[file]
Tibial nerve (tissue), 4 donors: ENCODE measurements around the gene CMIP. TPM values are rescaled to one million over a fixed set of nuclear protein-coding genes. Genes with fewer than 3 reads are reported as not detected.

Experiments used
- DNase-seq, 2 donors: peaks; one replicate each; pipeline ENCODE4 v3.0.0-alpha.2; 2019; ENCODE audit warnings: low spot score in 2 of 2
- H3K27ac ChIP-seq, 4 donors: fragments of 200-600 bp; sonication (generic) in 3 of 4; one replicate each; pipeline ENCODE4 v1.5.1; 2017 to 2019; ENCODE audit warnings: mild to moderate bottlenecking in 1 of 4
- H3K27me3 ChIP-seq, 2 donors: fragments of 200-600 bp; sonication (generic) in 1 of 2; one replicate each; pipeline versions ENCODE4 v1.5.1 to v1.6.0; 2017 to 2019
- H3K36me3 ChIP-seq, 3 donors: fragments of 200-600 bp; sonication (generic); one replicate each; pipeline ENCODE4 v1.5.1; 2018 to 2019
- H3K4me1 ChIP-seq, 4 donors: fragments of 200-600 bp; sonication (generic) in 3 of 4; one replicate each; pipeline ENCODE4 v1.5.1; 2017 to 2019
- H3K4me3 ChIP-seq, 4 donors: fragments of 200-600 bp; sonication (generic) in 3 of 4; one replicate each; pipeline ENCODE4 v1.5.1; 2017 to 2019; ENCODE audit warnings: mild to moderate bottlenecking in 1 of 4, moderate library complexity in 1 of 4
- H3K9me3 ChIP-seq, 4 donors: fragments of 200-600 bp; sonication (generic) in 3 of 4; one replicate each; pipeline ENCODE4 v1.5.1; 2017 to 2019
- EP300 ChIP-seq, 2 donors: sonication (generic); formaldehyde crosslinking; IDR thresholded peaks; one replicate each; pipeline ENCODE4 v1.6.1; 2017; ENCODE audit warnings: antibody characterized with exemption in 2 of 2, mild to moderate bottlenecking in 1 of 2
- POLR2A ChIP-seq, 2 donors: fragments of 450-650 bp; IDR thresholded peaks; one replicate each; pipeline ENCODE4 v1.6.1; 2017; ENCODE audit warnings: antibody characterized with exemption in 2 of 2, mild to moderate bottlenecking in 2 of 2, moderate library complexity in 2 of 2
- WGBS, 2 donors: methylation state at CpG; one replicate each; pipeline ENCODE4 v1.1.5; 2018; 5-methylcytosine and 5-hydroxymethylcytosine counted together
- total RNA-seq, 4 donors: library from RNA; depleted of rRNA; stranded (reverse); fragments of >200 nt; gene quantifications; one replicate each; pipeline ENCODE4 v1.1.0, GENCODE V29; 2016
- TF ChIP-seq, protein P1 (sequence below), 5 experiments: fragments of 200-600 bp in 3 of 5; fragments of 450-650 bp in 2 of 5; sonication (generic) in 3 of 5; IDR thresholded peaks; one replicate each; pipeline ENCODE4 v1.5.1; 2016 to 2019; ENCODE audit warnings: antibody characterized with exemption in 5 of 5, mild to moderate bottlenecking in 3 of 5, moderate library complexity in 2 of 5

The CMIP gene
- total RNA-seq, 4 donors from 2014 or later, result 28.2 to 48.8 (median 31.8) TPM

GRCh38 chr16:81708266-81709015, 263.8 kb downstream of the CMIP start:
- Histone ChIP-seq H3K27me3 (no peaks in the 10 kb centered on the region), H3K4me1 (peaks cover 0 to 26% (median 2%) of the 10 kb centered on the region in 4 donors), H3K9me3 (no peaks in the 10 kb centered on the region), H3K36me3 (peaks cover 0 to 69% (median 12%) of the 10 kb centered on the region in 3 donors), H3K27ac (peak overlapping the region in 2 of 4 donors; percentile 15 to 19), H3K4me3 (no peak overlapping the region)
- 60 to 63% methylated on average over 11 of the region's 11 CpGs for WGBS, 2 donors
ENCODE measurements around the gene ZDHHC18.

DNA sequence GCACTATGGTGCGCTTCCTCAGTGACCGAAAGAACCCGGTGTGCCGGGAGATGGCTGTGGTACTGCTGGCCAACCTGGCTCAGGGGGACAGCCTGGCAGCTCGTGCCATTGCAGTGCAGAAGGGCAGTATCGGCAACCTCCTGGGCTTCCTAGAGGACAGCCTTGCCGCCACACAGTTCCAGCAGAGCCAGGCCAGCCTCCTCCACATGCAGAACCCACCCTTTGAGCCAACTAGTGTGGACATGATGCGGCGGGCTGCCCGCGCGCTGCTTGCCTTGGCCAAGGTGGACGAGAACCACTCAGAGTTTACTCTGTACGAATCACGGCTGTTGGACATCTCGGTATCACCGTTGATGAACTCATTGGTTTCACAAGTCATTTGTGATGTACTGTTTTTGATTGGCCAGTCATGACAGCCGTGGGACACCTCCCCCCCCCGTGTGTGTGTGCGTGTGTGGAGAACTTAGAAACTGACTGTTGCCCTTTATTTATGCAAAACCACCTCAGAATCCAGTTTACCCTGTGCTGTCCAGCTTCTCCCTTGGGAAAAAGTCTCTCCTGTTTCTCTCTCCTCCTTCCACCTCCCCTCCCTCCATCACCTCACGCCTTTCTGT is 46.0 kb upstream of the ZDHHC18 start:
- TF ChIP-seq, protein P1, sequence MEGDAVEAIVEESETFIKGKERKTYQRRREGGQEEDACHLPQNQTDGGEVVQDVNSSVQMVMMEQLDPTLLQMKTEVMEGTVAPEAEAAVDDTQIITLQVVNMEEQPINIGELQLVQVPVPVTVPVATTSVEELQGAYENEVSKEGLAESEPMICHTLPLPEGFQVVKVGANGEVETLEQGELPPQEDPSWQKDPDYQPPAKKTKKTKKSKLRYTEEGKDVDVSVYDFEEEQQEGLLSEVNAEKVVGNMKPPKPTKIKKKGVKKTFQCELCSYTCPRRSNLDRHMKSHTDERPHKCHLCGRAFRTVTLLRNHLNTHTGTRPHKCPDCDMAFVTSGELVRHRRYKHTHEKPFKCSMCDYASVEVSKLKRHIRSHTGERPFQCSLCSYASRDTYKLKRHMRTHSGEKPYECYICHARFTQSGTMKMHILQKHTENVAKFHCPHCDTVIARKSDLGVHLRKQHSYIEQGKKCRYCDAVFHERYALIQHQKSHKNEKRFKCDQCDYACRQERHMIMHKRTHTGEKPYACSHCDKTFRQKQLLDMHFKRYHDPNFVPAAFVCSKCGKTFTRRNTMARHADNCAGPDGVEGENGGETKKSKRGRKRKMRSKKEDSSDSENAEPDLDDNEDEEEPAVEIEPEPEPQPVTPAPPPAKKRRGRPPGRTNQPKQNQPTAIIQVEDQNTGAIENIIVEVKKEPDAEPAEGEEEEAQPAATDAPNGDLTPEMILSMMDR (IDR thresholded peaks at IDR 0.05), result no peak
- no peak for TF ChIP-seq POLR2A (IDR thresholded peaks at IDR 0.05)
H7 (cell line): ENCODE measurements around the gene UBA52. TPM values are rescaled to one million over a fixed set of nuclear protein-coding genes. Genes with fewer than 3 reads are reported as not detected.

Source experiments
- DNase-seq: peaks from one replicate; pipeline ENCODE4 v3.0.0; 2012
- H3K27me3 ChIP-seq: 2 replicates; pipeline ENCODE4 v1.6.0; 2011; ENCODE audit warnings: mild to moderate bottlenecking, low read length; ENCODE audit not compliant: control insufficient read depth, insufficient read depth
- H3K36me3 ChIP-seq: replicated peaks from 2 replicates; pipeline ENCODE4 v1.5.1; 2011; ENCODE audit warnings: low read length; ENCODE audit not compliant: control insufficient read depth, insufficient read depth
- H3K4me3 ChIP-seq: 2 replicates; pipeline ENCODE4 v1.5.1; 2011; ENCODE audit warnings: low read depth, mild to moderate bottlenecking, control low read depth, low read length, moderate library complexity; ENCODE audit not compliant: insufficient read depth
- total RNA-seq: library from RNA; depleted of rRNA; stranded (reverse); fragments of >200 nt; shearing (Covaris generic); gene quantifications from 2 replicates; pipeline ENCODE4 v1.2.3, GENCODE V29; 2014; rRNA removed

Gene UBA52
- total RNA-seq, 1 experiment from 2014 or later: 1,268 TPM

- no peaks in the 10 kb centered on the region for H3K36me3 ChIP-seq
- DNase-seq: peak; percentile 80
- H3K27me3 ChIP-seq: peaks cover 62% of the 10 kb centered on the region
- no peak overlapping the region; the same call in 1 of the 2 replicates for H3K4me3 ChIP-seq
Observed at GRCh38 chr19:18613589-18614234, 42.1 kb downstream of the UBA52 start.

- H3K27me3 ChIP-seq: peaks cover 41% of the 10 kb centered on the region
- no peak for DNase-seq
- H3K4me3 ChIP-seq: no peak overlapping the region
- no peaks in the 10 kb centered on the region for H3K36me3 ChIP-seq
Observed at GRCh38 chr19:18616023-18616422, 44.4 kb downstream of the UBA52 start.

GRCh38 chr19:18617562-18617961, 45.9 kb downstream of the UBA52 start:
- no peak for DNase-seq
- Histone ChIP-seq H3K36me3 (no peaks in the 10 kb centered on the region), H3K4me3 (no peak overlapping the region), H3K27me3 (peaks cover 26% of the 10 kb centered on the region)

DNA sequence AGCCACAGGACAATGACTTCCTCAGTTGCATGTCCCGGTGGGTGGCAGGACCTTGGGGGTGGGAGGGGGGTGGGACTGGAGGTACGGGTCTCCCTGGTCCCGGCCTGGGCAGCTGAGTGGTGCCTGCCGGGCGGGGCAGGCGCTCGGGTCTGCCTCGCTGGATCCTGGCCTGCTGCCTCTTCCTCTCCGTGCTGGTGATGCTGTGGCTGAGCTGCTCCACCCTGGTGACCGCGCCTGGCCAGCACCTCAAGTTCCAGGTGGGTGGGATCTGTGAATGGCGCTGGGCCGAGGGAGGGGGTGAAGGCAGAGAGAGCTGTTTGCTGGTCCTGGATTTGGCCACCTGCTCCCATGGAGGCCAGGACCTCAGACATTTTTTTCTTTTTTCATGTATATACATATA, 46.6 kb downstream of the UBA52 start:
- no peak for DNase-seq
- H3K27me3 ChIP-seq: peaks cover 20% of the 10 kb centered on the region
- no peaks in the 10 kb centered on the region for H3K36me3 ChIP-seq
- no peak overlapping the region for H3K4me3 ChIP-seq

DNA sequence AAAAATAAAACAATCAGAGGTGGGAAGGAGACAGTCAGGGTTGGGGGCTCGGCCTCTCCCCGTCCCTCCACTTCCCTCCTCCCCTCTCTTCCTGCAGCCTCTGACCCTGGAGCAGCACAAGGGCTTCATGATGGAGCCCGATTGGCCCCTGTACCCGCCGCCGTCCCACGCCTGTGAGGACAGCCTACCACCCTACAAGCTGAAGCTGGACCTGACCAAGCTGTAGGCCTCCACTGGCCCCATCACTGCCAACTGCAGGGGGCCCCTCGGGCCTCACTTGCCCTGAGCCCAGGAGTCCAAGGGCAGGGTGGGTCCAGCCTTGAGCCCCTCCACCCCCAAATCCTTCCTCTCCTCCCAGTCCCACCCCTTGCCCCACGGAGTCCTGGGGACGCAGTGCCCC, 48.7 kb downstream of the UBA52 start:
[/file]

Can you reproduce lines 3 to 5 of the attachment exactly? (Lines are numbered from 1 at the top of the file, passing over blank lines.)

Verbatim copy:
- DNase-seq, 2 donors: peaks; one replicate each; pipeline ENCODE4 v3.0.0-alpha.2; 2019; ENCODE audit warnings: low spot score in 2 of 2
- H3K27ac ChIP-seq, 4 donors: fragments of 200-600 bp; sonication (generic) in 3 of 4; one replicate each; pipeline ENCODE4 v1.5.1; 2017 to 2019; ENCODE audit warnings: mild to moderate bottlenecking in 1 of 4
- H3K27me3 ChIP-seq, 2 donors: fragments of 200-600 bp; sonication (generic) in 1 of 2; one replicate each; pipeline versions ENCODE4 v1.5.1 to v1.6.0; 2017 to 2019